In the sixth chapter of his fourth book Adam Smith says, that inasmuch as under the Methuen Treaty the wines of Portugal were admitted upon paying only two-thirds of the duty which was paid on those of other nations, a decided advantage was conceded to the Portuguese; whereas the English, being bound to pay quite as high a duty in Portugal on their exports of cloth as any other nation, had, therefore, no special privilege granted to them by the Portuguese. But had not the Portuguese been previously importing a large proportion of the foreign goods which they required from France, Holland, Germany, and Belgium? Did not the English thenceforth exclusively command the Portuguese market for a manufactured product, the raw material for which they possessed in their own country? Had they not discovered a method of reducing the Portuguese customs duty by one-half? Did not the course of exchange give the English consumer of Portuguese wines a profit of fifteen per cent.? Did not the consumption of French and German wines in England almost entirely cease? Did not the Portuguese gold and silver supply the English with the means of bringing vast quantities of goods from India and of deluging the continent of Europe with them? Were not the Portuguese cloth manufactories totally ruined, to the advantage of the English? Did not all the Portuguese colonies, especially the rich one of Brazil, by this means become practically English colonies? Certainly this treaty conferred a privilege upon Portugal, but only in name; whereas it conferred a privilege upon the English in its actual operation and effects. A like tendency underlies all subsequent treaties of commerce negotiated by the English. By profession they were always cosmopolites and philanthropists, while in their aims and endeavours they were always monopolists.


According to Adam Smith's second argument, the English gained no particular advantages from this treaty, because they were to a great extent obliged to send away to other countries the money which they received from the Portuguese for their cloth, and with it to purchase goods there; whereas it would have been far more profitable for them to make a direct exchange of their cloths against such commodities as they might need, and thus by one exchange accomplish that which by means of the trade with Portugal they could only effect by two exchanges. Really, but for the very high opinion which we entertain of the character and the acumen of this celebrated savant, we should in the face of this argument be driven to despair either of his candour or of his clearness of perception. To avoid doing either, nothing is left for us but to bewail the weakness of human nature, to which Adam Smith has paid a rich tribute in the shape of these paradoxical, almost laughable, arguments among other instances; being evidently dazzled by the splendour of the task, so noble in itself, of pleading a justification for absolute freedom of trade.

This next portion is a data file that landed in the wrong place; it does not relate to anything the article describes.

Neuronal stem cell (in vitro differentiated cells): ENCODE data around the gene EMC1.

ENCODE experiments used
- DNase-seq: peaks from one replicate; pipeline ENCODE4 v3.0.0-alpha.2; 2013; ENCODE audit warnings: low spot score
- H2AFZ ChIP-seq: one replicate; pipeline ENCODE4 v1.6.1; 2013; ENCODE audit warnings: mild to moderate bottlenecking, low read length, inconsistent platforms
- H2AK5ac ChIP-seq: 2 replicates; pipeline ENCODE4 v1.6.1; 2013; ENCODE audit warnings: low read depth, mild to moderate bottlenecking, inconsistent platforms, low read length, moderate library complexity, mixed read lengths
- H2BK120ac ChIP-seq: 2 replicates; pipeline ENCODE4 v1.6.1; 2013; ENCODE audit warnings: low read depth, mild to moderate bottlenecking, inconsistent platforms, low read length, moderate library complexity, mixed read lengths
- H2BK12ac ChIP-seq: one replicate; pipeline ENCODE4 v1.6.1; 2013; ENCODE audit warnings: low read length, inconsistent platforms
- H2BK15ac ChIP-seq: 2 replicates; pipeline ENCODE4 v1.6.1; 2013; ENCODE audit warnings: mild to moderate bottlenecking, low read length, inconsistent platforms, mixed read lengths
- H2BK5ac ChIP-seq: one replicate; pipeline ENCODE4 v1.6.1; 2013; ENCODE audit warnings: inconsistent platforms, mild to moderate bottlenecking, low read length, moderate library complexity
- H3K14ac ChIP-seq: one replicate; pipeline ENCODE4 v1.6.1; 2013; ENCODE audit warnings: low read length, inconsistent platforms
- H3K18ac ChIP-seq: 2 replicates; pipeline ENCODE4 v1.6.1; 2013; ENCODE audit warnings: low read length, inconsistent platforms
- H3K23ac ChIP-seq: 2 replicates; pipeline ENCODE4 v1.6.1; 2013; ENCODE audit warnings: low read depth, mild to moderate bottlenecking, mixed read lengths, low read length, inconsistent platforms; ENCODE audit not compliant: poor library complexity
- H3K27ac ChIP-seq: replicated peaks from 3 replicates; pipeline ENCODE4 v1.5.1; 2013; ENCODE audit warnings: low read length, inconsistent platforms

In the argument just named there is no more sound sense or logic than in the proposition that a baker, because he sells bread to his customers for money, and with that money buys flour from the miller, does an unprofitable trade, because if he had exchanged his bread directly for flour, he would have effected his purpose by a single act of exchange instead of by two such acts. It needs surely no great amount of sagacity to answer such an allegation by hinting that the miller might possibly not want so much bread as the baker could supply him with, that the miller might perhaps understand and undertake baking himself, and that, therefore, the baker's business could not go on at all without these two acts of exchange. Such in effect were the commercial conditions of Portugal and England at the date of the treaty. Portugal received gold and silver from South America in exchange for manufactured goods which she then exported to those regions; but too indolent or too shiftless to manufacture these goods herself, she bought them of the English in exchange for the precious metals. The latter employed the precious metals, in so far as they did not require them for the circulation at home, in exportation to India or China, and bought goods there which they sold again on the European continent, whence they brought home agricultural produce, raw material, or precious metals once again.


We now ask, in the name of common sense, who would have purchased of the English all those cloths which they exported to Portugal, if the Portuguese had chosen either to make them at home or procure them from other countries? The English could not in that case have sold them to Portugal, and to other nations they were already selling as much as those nations would take. Consequently the English would have manufactured so much less cloth than they had been disposing of to the Portuguese; they would have exported so much less specie to India than they had obtained from Portugal. They would have brought to Europe and sold on the Continent just that much less of East Indian merchandise, and consequently would have taken home with them that much less of raw material.